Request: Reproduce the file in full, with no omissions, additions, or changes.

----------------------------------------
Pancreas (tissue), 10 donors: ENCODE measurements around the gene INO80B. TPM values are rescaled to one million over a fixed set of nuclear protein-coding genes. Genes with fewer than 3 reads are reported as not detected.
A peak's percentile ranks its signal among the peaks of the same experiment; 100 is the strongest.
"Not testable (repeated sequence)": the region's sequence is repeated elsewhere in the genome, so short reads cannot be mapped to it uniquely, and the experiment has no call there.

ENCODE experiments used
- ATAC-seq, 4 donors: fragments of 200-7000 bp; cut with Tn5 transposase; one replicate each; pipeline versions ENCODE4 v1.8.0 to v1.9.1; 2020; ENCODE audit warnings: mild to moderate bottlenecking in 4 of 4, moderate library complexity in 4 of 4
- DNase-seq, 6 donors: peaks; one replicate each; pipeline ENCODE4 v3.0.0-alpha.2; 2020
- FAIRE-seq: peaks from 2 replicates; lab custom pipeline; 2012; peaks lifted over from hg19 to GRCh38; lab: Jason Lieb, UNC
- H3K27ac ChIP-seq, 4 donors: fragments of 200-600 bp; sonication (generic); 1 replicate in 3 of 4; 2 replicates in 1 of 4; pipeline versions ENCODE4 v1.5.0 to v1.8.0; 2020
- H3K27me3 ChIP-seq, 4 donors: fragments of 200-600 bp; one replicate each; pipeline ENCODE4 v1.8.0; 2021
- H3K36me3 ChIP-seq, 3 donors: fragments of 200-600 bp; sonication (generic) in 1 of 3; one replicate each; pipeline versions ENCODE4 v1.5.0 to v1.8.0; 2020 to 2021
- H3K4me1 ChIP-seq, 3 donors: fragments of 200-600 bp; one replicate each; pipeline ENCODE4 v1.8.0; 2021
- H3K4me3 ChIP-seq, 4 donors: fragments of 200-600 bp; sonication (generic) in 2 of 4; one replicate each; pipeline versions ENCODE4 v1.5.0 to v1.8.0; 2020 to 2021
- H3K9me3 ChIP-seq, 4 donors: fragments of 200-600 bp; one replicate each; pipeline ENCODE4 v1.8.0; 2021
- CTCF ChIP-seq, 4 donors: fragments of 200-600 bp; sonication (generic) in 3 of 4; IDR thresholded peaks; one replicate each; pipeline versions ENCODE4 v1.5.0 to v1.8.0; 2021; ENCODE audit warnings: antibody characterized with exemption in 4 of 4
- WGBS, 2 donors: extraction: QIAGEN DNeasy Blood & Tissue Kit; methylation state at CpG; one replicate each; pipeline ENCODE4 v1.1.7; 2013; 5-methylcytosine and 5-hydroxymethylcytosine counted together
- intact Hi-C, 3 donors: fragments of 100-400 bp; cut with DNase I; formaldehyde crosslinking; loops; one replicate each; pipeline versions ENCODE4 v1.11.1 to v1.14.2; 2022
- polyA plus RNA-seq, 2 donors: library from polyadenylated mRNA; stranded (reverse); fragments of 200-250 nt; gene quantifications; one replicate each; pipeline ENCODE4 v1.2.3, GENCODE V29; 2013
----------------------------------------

Pancreas (tissue), 10 donors: ENCODE measurements around the gene INO80B. TPM values are rescaled to one million over a fixed set of nuclear protein-coding genes. Genes with fewer than 3 reads are reported as not detected.
A peak's percentile ranks its signal among the peaks of the same experiment; 100 is the strongest.
"Not testable (repeated sequence)": the region's sequence is repeated elsewhere in the genome, so short reads cannot be mapped to it uniquely, and the experiment has no call there.

ENCODE experiments used
- ATAC-seq, 4 donors: fragments of 200-7000 bp; cut with Tn5 transposase; one replicate each; pipeline versions ENCODE4 v1.8.0 to v1.9.1; 2020; ENCODE audit warnings: mild to moderate bottlenecking in 4 of 4, moderate library complexity in 4 of 4
- DNase-seq, 6 donors: peaks; one replicate each; pipeline ENCODE4 v3.0.0-alpha.2; 2020
- FAIRE-seq: peaks from 2 replicates; lab custom pipeline; 2012; peaks lifted over from hg19 to GRCh38; lab: Jason Lieb, UNC
- H3K27ac ChIP-seq, 4 donors: fragments of 200-600 bp; sonication (generic); 1 replicate in 3 of 4; 2 replicates in 1 of 4; pipeline versions ENCODE4 v1.5.0 to v1.8.0; 2020
- H3K27me3 ChIP-seq, 4 donors: fragments of 200-600 bp; one replicate each; pipeline ENCODE4 v1.8.0; 2021
- H3K36me3 ChIP-seq, 3 donors: fragments of 200-600 bp; sonication (generic) in 1 of 3; one replicate each; pipeline versions ENCODE4 v1.5.0 to v1.8.0; 2020 to 2021
- H3K4me1 ChIP-seq, 3 donors: fragments of 200-600 bp; one replicate each; pipeline ENCODE4 v1.8.0; 2021
- H3K4me3 ChIP-seq, 4 donors: fragments of 200-600 bp; sonication (generic) in 2 of 4; one replicate each; pipeline versions ENCODE4 v1.5.0 to v1.8.0; 2020 to 2021
- H3K9me3 ChIP-seq, 4 donors: fragments of 200-600 bp; one replicate each; pipeline ENCODE4 v1.8.0; 2021
- CTCF ChIP-seq, 4 donors: fragments of 200-600 bp; sonication (generic) in 3 of 4; IDR thresholded peaks; one replicate each; pipeline versions ENCODE4 v1.5.0 to v1.8.0; 2021; ENCODE audit warnings: antibody characterized with exemption in 4 of 4
- WGBS, 2 donors: extraction: QIAGEN DNeasy Blood & Tissue Kit; methylation state at CpG; one replicate each; pipeline ENCODE4 v1.1.7; 2013; 5-methylcytosine and 5-hydroxymethylcytosine counted together
- intact Hi-C, 3 donors: fragments of 100-400 bp; cut with DNase I; formaldehyde crosslinking; loops; one replicate each; pipeline versions ENCODE4 v1.11.1 to v1.14.2; 2022
- polyA plus RNA-seq, 2 donors: library from polyadenylated mRNA; stranded (reverse); fragments of 200-250 nt; gene quantifications; one replicate each; pipeline ENCODE4 v1.2.3, GENCODE V29; 2013